More than 100 chief executives will meet at the end of the month to discuss implications of leaving EU
The Construction Leadership Council is to convene a high-level emergency summit on Brexit, in the wake of growing fears over the impact on the industry of crashing out without a deal.
The summit, titled the Brexit Transition Planning Conference, is to be held on 28 January at the ICE’s headquarters in central London. It will see more than 100 industry chief executives brought together to discuss how to mitigate the fall-out from leaving the EU.
Mace chief executive Mark Reynolds, a member of the government-backed Construction Leadership Council (CLC), told Building the CLC decided just before Christmas to convene the summit, primarily to look at addressing the problems created by a possible no-deal EU exit. Initial invites were sent out last week.
Reynolds (pictured) said: “This is a Brexit contingency planning conference. The view we’ve taken is that the industry needs to hope for the best but plan for the worst.
“The idea is it will look at both issues of goods being held up and access to labour, but at the moment the real fear is over goods. My immediate worry is about imports and exports, it’s the biggest short-term risk.”
In a survey of readers published last week, Building found that just 15% of firms said they were “very prepared” for a no-deal Brexit, and more than half said they had engaged in no scenario planning to test how they might be affected.
Experts have expressed fears over the impact upon projects if imported materials are significantly delayed entering the country, as well as concerns over the potential for labour shortages.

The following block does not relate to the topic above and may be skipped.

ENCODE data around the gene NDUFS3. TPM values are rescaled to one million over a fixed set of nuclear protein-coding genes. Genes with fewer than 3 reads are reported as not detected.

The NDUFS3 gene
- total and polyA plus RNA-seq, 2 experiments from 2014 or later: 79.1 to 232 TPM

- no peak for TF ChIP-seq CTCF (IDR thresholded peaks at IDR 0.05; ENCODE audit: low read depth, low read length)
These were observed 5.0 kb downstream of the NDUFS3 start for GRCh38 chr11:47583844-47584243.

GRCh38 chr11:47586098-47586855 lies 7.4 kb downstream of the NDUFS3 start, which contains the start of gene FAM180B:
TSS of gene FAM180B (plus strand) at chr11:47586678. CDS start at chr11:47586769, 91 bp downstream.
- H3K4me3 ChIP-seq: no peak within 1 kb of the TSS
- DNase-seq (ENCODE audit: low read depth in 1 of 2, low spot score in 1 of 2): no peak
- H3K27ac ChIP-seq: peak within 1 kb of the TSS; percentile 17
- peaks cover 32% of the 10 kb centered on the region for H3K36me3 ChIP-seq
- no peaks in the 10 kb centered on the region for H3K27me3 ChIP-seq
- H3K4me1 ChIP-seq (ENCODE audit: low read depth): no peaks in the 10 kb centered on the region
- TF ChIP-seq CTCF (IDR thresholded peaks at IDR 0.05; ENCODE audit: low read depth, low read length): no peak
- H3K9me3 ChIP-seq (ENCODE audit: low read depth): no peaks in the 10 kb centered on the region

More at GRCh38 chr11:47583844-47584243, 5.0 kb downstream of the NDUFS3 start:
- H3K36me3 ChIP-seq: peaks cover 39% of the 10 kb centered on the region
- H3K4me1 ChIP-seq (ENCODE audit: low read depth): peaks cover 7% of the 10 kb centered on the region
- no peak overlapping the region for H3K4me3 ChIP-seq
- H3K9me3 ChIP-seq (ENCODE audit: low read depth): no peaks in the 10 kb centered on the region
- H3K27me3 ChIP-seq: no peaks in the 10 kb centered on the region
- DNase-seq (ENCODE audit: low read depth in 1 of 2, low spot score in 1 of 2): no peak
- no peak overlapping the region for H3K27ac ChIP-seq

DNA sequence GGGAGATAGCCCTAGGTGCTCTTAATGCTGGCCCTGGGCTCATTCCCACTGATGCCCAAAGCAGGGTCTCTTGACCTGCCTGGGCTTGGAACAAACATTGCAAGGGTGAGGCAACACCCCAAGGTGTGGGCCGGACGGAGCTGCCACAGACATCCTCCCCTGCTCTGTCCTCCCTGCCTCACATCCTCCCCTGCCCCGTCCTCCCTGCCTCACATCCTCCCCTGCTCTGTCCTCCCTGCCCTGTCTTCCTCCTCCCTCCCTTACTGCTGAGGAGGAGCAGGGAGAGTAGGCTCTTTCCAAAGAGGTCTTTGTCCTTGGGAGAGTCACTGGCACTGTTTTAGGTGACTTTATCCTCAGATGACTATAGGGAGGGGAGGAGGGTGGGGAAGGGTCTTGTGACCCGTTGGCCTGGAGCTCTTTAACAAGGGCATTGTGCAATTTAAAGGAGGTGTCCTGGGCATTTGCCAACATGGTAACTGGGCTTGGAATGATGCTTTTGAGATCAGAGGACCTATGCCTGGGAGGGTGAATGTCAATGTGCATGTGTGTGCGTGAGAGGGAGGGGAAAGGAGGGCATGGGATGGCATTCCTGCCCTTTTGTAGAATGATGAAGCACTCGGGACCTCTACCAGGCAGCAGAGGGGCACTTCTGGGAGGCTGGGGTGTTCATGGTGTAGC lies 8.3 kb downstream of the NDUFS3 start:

About 15% of products and materials used in UK construction and 7% of the workforce derive from the EU. Reynolds said all the relevant trade associations and around 120 industry chief executives were being invited to the event.
Fellow CLC member Simon Rawlinson, head of strategic insight at consultant Arcadis, confirmed the event would focus on the “real-life implications on projects” of Brexit over the next six months, but that its exact programme would be very dependent on political developments over the next couple of weeks. If the danger of a no-deal Brexit recedes, he said, the focus of the summit would shift away from the logistics of product imports to longer term concerns around labour availability.
Sarah McMonagle, director of external affairs at trade body the Federation of Master Builders, which received an invitation to the summit this week, welcomed the move. “It’s great to see this leadership from the CLC on this important issue,” she said.